The “modern invention” of “green burials”

By | February 18, 2008

The Scripps News wire recently ran a story which the Boston Herald picked up, ‘Green’ burials get a boost.

Apparently, the idea of burying someone wrapped in a simple shroud, in a plain wooden coffin, with no embalming and no concrete vault, is so revolutionary that it deserves news coverage.

Admittedly, the “green burial” movement introduces one new concept that traditional Jewish burial practices don’t employ — burial “in a woodland, where a new tree or a stone marks the grave.” Other than that, it sounds just like how Jews have been burying their dead for at least a thousand years. I was sufficiently amused that I dashed off this letter to the editor of the Herald, although I don’t know if they’ll print it:

To the editor:

If forgoing embalming, metal caskets and burial vaults exemplify “good old-fashioned Yankee simplicity and frugality” (“Eco-friendly consumers really dig green burials”, Feb. 18), then apparently the Jewish people have been Yankees for thousands of years.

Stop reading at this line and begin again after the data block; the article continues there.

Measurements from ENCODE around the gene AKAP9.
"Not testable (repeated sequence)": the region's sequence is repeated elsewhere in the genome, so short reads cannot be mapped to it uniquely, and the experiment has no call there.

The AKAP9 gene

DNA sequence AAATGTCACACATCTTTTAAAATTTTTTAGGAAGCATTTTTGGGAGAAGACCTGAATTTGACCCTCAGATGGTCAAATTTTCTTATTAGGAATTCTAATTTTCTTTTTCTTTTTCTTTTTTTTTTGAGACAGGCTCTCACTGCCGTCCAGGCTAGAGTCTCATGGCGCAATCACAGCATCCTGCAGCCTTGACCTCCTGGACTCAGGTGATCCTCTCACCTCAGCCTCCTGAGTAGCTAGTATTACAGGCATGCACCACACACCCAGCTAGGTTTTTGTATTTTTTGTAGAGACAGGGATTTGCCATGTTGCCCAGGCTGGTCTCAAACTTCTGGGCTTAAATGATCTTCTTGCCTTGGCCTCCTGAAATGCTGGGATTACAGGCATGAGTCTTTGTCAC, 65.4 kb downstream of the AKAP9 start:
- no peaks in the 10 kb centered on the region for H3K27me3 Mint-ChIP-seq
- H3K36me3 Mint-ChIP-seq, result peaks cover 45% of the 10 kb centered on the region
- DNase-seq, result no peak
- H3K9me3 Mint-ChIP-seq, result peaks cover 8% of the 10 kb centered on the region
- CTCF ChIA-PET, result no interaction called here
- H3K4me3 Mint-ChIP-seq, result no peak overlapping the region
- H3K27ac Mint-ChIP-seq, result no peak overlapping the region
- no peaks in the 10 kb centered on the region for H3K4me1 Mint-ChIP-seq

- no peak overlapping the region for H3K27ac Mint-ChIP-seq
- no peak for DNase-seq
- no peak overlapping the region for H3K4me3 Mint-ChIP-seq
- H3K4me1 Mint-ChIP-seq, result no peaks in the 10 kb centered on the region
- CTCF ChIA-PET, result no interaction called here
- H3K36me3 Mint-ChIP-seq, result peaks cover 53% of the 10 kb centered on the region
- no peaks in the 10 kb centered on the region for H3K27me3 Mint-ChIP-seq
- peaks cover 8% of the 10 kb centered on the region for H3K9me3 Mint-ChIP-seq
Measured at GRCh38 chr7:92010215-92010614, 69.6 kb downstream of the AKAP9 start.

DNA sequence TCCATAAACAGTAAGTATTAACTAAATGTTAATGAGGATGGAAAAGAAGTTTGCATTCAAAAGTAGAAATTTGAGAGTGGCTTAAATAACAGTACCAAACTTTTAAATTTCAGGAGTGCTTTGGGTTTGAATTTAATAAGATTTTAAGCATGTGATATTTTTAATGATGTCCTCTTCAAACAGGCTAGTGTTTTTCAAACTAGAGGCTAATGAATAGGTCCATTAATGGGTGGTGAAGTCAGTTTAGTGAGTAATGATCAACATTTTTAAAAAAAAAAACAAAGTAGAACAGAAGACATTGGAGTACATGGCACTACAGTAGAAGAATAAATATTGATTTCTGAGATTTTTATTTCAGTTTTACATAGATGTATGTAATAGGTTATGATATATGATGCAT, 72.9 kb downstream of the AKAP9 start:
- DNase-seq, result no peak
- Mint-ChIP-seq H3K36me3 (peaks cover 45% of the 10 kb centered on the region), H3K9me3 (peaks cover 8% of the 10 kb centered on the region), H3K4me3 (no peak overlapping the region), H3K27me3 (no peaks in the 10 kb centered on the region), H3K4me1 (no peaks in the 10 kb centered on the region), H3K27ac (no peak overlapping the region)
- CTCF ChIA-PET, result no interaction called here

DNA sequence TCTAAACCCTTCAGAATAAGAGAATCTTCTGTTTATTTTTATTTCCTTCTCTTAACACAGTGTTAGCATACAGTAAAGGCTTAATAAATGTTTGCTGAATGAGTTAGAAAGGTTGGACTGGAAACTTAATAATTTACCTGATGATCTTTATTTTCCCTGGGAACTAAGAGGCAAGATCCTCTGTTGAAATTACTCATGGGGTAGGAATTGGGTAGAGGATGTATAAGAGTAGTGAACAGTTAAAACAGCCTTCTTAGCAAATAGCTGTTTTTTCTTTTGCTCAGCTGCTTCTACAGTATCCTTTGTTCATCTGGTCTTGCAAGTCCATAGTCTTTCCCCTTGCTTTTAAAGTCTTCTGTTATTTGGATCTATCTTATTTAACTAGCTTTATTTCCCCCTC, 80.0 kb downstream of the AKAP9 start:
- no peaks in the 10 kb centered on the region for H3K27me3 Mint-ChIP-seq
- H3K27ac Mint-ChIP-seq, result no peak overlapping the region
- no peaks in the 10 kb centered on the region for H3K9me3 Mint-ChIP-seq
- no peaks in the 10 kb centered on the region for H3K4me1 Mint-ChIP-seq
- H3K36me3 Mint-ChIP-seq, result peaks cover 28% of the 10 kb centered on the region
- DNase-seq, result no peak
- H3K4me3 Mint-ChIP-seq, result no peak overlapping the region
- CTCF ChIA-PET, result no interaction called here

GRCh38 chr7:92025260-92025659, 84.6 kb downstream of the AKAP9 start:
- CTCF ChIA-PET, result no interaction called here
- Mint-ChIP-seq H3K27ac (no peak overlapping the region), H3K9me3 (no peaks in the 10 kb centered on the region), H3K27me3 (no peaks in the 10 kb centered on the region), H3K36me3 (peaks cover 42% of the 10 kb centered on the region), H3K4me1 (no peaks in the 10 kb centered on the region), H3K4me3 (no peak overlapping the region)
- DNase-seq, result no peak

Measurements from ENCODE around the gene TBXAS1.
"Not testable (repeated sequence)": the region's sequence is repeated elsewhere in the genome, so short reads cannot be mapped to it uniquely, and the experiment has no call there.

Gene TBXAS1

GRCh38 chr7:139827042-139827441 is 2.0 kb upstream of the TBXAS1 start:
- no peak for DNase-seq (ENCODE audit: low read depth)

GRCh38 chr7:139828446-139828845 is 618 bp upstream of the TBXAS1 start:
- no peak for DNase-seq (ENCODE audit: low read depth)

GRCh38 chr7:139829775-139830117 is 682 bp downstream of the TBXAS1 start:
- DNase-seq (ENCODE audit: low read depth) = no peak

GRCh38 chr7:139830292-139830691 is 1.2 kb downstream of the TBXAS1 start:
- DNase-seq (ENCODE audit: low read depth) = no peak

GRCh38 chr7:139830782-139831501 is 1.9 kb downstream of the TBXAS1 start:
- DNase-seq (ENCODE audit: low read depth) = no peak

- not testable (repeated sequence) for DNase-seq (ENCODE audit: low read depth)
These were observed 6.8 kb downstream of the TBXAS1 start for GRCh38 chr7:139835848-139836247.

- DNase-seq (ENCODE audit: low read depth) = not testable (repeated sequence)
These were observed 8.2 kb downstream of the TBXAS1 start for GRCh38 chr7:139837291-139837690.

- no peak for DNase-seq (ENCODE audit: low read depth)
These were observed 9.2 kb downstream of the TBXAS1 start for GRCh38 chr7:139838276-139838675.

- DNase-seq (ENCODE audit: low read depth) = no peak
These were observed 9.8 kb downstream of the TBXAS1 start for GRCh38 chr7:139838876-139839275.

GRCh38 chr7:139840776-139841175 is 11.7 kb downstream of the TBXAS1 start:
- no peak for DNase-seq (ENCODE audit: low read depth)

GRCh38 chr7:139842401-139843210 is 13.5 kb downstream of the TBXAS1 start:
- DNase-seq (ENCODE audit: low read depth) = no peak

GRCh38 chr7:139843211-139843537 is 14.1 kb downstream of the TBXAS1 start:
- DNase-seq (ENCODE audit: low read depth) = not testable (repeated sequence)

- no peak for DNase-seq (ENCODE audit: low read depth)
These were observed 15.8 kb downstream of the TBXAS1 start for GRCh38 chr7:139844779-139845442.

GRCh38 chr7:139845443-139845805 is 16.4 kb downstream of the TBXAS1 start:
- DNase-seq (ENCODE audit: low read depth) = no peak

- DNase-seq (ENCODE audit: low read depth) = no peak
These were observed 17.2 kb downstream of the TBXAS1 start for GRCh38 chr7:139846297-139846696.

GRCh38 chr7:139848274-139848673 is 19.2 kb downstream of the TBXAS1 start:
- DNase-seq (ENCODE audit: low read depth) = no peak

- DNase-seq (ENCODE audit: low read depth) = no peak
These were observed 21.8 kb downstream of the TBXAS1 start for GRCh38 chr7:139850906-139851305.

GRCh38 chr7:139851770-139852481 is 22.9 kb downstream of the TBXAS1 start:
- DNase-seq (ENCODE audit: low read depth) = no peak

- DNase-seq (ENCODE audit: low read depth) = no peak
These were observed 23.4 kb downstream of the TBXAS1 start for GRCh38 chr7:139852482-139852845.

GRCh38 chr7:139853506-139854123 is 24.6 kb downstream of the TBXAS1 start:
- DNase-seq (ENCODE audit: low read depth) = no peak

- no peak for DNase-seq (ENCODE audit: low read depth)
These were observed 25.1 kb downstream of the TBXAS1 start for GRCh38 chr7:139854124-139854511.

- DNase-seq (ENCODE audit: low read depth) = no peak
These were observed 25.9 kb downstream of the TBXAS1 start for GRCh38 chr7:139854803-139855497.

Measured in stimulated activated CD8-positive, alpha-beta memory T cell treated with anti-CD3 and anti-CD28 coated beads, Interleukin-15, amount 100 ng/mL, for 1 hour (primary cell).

The assertion that green burials are a modern invention is almost as funny as the statement I read recently on-line, “I guess Jesus knew what he was doing calling for the observance of the Sabbath.”

As we are taught in the Jewish Bible (Ecclesiastes 1:9), “There is nothing new under the sun.”

Jonathan Kamens

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3 thoughts on “The “modern invention” of “green burials”

  1. jik Post author

    The “they” who created that link is probably an automated output filter which searches for keywords in article text and generates links for them automatically. But I imagine you knew that already :-).

  2. jont

    I liked how they linked the word “Yankees” in your letter to a search page about baseball!


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